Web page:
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Government lesson for teens pushing for helmet law

DES MOINES (AP) — Since Iowa City teenager Caroline Found died in a mo-ped crash nearly two years ago, a group of her friends have been campaigning to change state law so that underage mo-ped drivers are required to wear helmets — an effort that last week again failed to advance in the Senate.

While Leah Murray, 18, Olivia Lofgren, 19, and Caroline Van Voorhis, 18, described themselves as undeterred, their experience has been a political education in the often slow process of getting legislation passed, which can require grassroots organizing, public education campaigns, befriending legislators and years of work.

“Politics are not how the textbooks describe it. You need connections, you need to know people. It definitely is who you know compared to what you know sometimes,” said Murray, a freshman at Hope College in Michigan.

Murray and Lofgren testified last month before a Senate subcommittee on behalf of the bill, which would require helmets for mo-ped drivers under 18. They called it a common-sense safety measure in a state with no helmet laws, but motorcycle advocates lined up in opposition. While the legislation passed the subcommittee, it had little support from lawmakers and never made it to a committee vote.

“They have taken on an issue that has stiff opposition in the form of an organized group that has been pretty successful in preventing any progressive policy around head injury,” said Sen. Joe Bolkcom, D-Iowa City, who sponsored the legislation.

Iowa is one of just three states with no motorcycle helmet laws. According to the Insurance Institute for Highway Safety, 23 states have motorcycle helmet laws that cover mo-peds and another 19 states have laws that cover some lower power vehicles like mo-peds.

Phil McCormick, state coordinator for the motorcycle advocacy group ABATE Iowa, said the state shouldn’t make helmet decisions for young people.

“We believe that it is the parents’ responsibility to raise the kids, not the government’s. Everybody under 18, their parents should make the decision,” McCormick said.

In 2011, 17,026 mo-peds were registered with the state, according to data from the Department of Transportation. That year there were 201 crashes of mo-peds, all-terrain vehicles and snowmobiles, with injuries in 170 of those cases, said Dennis Kleen, a DOT staffer.

Found’s death in August, 2011 was one of three mo-ped fatalities that year, Kleen said. Found was 17 when she lost control of a mo-ped and hit a tree. She was not wearing a helmet.

Murray said this campaign, called Hope for a Helmet, started after Found’s death in hopes of preventing similar situations. An attorney in their neighborhood offered support and introductions to lawmakers, and they got help from Rep. Mary Mascher, D-Iowa City, who taught at the girls’ grade school before entering the Legislature.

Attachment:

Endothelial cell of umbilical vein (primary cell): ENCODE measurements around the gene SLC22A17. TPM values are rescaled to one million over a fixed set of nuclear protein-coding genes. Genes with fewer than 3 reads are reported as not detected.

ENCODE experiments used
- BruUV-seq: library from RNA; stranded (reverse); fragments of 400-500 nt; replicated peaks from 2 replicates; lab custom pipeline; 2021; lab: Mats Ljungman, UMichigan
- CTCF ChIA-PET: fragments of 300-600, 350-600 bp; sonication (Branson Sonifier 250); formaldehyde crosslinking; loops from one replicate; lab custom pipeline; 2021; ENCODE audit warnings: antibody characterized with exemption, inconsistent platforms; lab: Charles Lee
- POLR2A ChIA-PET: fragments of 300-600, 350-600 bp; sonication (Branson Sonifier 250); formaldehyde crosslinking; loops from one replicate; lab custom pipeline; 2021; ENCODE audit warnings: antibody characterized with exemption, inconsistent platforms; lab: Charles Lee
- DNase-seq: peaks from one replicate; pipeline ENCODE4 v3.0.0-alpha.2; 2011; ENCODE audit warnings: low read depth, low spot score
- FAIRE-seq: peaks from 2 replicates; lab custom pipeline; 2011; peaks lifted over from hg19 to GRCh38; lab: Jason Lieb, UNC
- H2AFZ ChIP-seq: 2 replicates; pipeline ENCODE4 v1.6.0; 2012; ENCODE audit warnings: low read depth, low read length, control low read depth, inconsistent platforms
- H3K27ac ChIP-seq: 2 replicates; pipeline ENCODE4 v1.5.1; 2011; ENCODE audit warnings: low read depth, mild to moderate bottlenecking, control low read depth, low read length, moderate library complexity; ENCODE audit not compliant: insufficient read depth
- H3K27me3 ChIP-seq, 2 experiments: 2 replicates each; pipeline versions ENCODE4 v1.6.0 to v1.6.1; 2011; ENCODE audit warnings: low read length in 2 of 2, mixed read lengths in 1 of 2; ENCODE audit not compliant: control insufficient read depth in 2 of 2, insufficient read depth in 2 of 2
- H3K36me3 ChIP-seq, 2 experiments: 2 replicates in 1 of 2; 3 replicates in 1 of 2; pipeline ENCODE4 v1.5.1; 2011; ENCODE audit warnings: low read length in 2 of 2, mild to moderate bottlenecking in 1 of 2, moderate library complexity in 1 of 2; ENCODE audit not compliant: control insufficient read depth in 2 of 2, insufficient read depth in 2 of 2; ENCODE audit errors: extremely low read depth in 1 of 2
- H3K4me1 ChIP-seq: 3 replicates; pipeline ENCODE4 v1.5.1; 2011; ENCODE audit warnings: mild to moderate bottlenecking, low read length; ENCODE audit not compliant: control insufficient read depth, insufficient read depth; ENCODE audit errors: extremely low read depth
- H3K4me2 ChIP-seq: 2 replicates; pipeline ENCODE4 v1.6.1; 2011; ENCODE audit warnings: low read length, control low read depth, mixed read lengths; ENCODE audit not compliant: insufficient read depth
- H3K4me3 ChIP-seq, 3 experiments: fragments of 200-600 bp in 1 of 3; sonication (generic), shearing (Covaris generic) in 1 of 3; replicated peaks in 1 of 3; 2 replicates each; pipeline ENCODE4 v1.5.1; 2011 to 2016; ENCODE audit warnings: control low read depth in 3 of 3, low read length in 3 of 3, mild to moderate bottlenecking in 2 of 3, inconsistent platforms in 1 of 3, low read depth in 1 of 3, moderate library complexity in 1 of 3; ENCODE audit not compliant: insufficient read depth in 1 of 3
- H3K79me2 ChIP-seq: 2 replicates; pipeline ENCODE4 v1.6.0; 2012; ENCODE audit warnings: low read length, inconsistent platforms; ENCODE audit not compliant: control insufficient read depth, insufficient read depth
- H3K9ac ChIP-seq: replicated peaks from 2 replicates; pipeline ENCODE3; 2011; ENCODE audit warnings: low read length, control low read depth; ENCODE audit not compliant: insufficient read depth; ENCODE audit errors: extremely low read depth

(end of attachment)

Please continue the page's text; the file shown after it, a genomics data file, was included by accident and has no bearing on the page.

“We realized that Iowa is one of three states in the nation without any helmet laws. How crazy is that?” Murray said. “Iowa is such a great state. We lead in education and politics, why not lead in safety too?”

The teens said they would continue to build support for their legislation around the state. They’ve gathered 2,000 signatures on a petition and hope to increase that number.

“Showing senators and legislators it’s a statewide issue and it’s not just people from Iowa City. We just need to get the word out and continue to talk to more people,” said Van Voorhis, a freshman at Vanderbilt University.

Experienced issue advocates said persistence and coalition-building were keys to passing Iowa’s smoking ban, which prohibits smoking in public places and restaurants. That law passed in 2008, but supporters said it took nearly a decade of work to make it happen.

“It takes a long time to build what is a grassroots support. That is working across the state in as many districts as you can, because you have to convince legislators this is a good thing to vote for,” said Christopher Squier, a professor of oral pathology at the University of Iowa who was active in the campaign.

Lofgren, a freshman at St. Ambrose University, said she’s heard from parents that their campaign has already had an impact.

“I know I’ve been told by so many people that we have already saved children’s lives. Parents have come up and said, because of you guys my child is wearing a helmet,” Lofgren said.

Still, the teens said they’ll be back to the state Capitol as many times as it takes to get the legislation passed.

“No one should have to start their senior year by going to their best friend’s funeral. I don’t want anyone else to have to go through what we did,” Murray said. “I’m 18 years old. I’ve got my whole life to pass this law.”

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